W3C home > Mailing lists > Public > www-svg@w3.org > January 2013

Re: SVG as an archival format?

From: David Duce <daduce@brookes.ac.uk>
Date: Tue, 8 Jan 2013 14:42:46 +0000
Message-ID: <CALt5tDNW7An3Ju+_AJ=xWh9zjqvnf7aSoJYvLzH7z8eocUKbbQ@mail.gmail.com>
To: Holly Wright <holly.wright@york.ac.uk>
Cc: www-svg@w3.org
Holly,

Possibly an odd answer. You might be aware of the work we did, funded by
JISC, on preserving vector images. Unsurprisingly we are fans of SVG for
this purpose and did look at some sample images from ADS. The report is
available at
http://www.jisc.ac.uk/media/documents/programmes/preservation/vector_images.pdf
and
a paper at SVG Open in 2008
http://www.svgopen.org/2008/papers/40-SVG_and_the_Preservation_of_Vector_Images/
.

One nice property of SVG is that since it is XML and very well-documented,
if generators and viewers were to demise in the future, one would still
have a good basis from which to migrate to whatever might emerge in the
future as an open standard for transfer of vector graphics.

David

Prof David Duce
Department of Computing and Communication Technologies
Oxford Brookes University
OXFORD
OX33 1HX


On 8 January 2013 12:09, Holly Wright <holly.wright@york.ac.uk> wrote:

> Hello all
>
> I have a bit of (what may be) an odd question for the group. I've been
> following the development of SVG as part of my continued assessment of its
> usefulness within archaeology for some time (topic of my MSc, etc.), but I
> now find myself working for the national archive for archaeological data in
> the UK, and unsurprisingly, am becoming interested in the potential of SVG
> as an archival format for archaeological data.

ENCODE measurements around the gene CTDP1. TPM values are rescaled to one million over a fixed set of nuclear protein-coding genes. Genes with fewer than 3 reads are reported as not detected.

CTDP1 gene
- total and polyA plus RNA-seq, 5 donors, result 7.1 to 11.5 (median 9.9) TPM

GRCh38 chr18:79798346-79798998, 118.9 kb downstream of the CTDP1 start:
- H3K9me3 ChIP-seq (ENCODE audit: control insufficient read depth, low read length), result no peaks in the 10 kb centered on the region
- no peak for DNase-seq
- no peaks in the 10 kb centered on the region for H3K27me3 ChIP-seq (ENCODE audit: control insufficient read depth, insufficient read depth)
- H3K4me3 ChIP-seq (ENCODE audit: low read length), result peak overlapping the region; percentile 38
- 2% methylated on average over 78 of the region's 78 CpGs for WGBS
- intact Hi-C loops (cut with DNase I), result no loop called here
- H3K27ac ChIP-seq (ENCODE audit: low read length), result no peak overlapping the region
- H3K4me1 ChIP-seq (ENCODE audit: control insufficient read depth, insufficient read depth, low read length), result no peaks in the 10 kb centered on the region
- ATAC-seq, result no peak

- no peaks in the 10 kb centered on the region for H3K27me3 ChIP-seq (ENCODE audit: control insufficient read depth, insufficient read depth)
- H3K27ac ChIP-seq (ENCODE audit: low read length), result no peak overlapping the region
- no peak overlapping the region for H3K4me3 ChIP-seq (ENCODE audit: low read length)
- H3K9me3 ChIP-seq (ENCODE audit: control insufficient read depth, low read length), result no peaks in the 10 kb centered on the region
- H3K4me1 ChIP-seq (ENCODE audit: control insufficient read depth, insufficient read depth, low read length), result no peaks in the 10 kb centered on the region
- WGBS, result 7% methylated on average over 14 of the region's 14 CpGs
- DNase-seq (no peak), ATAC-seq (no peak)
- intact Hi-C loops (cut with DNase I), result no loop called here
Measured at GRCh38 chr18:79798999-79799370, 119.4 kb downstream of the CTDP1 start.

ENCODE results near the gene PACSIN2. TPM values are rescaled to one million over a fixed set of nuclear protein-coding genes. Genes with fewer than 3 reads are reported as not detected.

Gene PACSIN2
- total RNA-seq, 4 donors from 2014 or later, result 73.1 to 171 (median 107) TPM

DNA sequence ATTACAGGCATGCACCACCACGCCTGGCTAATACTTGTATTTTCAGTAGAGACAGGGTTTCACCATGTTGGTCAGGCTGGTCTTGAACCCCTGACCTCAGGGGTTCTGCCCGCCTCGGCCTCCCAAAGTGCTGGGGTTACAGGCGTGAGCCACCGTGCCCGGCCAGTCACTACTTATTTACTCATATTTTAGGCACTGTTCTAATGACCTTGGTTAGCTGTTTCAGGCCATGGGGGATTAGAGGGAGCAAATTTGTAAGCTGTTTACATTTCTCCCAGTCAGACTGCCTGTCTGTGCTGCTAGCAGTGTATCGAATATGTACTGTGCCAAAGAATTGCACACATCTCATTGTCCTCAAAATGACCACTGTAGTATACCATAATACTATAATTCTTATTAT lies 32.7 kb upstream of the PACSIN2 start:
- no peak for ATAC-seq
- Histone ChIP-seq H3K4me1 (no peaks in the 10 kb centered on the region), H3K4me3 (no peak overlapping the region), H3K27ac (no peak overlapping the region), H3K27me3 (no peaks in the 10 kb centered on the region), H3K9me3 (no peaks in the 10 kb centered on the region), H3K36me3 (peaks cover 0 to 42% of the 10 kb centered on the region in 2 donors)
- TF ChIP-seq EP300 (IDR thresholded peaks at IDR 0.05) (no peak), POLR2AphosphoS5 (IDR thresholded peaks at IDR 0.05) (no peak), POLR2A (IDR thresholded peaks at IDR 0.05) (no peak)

>
> As much of archaeology is a destructive process, the documentation created
> during excavation becomes the primary data source, and must therefore be
> preserved for future use. Much of the documentation is in the form of field
> drawings, which are often digitised in vector format. To my mind, SVG is an
> optimal archival format, being non-proprietary, a W3C recommendation, and
> allowing much of the functionality in the original drawings to be preserved.
>
> My reason for contacting the group is to ask what you all think about the
> future of SVG as an archival format for preservation and forward migration.
> The only real concern I see at this point is far more applications which
> support SVG output than input (we are most interested in compatibility with
> CAD and GIS applications), but if there are other issues or future trends I
> should be aware of, I would be most grateful to hear about them as we move
> forward in making policy decisions about its use within our organisation.
>
> Many thanks!
>
> Holly
>
>
> --
> Dr Holly Wright
> Archaeology Data Service
> Department of Archaeology
> University of York
> The King's Manor
> York
> YO1 7EP
>
> Tel: +44 1904 323967
> Fax: +44 1904 323939
> Email: holly.wright@york.ac.uk
>
> http://archaeologydataservice.ac.uk/
> http://www.york.ac.uk/
>
> UoY disclaimer: http://www.york.ac.uk/docs/disclaimer/email.htm
>



-- 
--
Professor David Duce
Department of Computing and Communication Technologies
Faculty of Technology, Design and Environment
Oxford Brookes University
Wheatley Campus
OXFORD
OX33 1HX
UK
Received on Tuesday, 8 January 2013 14:43:15 GMT

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